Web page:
FAO estimates that around the world, about 795 million people still suffer from hunger and more than two billion people suffer from micronutrient deficiencies or forms of over-nourishment. Simultaneously, historical and future achievements in food security are under threat due to climate change and increasing pressures on natural resources.
Micronutrient deficiencies afflict more than two billion individuals worldwide. These deficiencies occur when the intake and absorption of vitamins and minerals are too low to sustain good health and development.
It is estimated that deforestation, forest degradation, and peat land emissions account for about 15 percent of total greenhouse gas emissions. A REDD (Reducing Emissions from Deforestation and Forest Degradation) agreement was reached at COP 16 in 2010; since then, REDD policies have been introduced with the goal of preserving forests and proposals have been put forward to compensate developing countries for avoided deforestation.
The FAO’s monthly report on food price trends was released on February 13. The bulletin reports on recent food price developments over the past month at the global, regional, and country levels, with a focus on developing countries, and provides early warnings for high country-level food prices that may negatively affect food security.
Global wheat supplies dropped by 4.2 million tons this month due to sharply reduced production in India and Kazakhstan, according to the latest USDA World Agricultural Supply and Demand Estimate (WASDE) report. WASDE also raised its global wheat use estimates for 2016-2017 based on higher feed and residual use. This combination of falling global supplies and increasing global demand has led world ending stock estimates to be reduced by 4.7 million tons.
Research shows that the global growth of information and telecommunication technologies (ICTs) has resulted in significant development opportunities, especially in rural areas. ICTs can improve households’ agricultural production and profitability, increase job opportunities, and encourage the adoption of healthier practices and more effective risk management techniques.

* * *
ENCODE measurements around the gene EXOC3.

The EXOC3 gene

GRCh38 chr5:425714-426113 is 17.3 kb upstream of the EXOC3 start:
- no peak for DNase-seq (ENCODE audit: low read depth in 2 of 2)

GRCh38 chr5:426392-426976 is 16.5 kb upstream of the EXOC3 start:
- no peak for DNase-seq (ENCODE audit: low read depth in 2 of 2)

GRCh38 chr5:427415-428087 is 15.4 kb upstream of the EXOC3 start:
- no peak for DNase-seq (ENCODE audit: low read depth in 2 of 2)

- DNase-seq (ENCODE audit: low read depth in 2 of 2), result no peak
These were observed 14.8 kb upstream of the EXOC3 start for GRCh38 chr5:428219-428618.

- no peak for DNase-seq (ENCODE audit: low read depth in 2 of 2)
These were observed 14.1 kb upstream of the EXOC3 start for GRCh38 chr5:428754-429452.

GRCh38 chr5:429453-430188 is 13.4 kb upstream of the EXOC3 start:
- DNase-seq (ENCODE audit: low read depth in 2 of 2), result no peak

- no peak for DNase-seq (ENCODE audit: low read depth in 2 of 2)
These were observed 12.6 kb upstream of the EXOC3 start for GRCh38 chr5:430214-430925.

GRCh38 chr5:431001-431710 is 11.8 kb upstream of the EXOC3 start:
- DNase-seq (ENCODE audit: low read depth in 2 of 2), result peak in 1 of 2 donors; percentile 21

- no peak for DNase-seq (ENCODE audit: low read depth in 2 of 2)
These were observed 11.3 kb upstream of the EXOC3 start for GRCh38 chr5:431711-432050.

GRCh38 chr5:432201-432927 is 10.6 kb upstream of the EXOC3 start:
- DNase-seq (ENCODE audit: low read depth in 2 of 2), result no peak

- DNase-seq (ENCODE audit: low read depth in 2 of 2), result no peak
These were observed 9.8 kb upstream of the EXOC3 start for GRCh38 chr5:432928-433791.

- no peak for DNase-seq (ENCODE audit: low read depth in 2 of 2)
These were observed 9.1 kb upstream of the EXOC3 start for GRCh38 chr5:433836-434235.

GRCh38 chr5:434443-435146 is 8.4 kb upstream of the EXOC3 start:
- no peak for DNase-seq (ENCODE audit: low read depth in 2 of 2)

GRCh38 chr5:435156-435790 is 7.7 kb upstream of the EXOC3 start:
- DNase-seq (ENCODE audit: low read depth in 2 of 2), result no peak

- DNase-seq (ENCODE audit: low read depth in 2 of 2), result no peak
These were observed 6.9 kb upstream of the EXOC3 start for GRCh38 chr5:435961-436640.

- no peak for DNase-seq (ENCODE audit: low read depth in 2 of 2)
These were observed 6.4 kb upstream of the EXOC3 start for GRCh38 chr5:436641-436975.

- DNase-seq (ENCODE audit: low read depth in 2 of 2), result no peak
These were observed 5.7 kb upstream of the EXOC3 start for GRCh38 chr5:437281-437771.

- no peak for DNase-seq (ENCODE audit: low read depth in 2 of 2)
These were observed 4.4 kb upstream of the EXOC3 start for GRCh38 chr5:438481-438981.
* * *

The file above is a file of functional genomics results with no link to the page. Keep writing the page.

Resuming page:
Surging cereal export prices brought the FAO Food Price Index to a two-year high in January. The Index rose 2.1 percent above its December level, to 173.8 points. This is the highest level seen since February 2015 and as much as 24.5 points above its January 2016 level.
The global population is expected to grow to more than 9 billion people by 2050. In such a scenario, ensuring the availability of and access to affordable and nutritious food will be a major challenge.
In the lead-up to last week’s G20 Agriculture Ministers Meeting, held in Berlin from January 20-22, the T20 Task Force released a policy brief calling for improved policymaking for sustainable land and water use. The authors highlighted that integrated resource-use policies are essential to achieving sustainable agricultural and ending hunger worldwide.
Climate change, disease outbreaks, price spikes, conflict - resilience to such shocks has become a widespread goal among development practitioners and policymakers, but what exactly is resilience? How can we define resilience and how can it be measured to ensure that programs and policies aimed at increasing poor populations’ resilience to shocks truly enhance food security and overall welfare?